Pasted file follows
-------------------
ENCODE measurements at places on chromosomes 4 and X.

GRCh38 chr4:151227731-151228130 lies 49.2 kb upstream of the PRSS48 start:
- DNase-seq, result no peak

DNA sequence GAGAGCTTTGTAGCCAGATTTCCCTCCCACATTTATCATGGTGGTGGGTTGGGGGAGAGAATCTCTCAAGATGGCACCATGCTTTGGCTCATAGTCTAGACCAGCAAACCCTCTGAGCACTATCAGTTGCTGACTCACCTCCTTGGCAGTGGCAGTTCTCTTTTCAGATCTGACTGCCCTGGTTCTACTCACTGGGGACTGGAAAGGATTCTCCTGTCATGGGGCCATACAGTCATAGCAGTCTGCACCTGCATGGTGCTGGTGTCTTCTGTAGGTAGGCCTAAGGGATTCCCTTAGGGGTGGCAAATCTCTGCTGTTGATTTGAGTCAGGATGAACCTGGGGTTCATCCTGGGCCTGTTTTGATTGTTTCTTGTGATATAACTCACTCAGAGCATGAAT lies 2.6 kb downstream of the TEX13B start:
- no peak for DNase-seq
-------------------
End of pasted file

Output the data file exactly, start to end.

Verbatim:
ENCODE measurements at places on chromosomes 4 and X.

GRCh38 chr4:151227731-151228130 lies 49.2 kb upstream of the PRSS48 start:
- DNase-seq, result no peak

DNA sequence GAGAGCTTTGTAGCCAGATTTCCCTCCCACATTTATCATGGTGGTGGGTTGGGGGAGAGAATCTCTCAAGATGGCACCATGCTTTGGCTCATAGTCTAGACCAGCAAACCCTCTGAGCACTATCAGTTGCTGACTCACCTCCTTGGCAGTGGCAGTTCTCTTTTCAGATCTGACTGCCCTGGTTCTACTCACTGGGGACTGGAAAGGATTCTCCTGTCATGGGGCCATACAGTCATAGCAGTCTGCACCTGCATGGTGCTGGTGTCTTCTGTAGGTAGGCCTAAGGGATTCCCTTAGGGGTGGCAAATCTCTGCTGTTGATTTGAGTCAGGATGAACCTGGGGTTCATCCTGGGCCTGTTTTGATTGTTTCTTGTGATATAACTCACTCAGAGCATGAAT lies 2.6 kb downstream of the TEX13B start:
- no peak for DNase-seq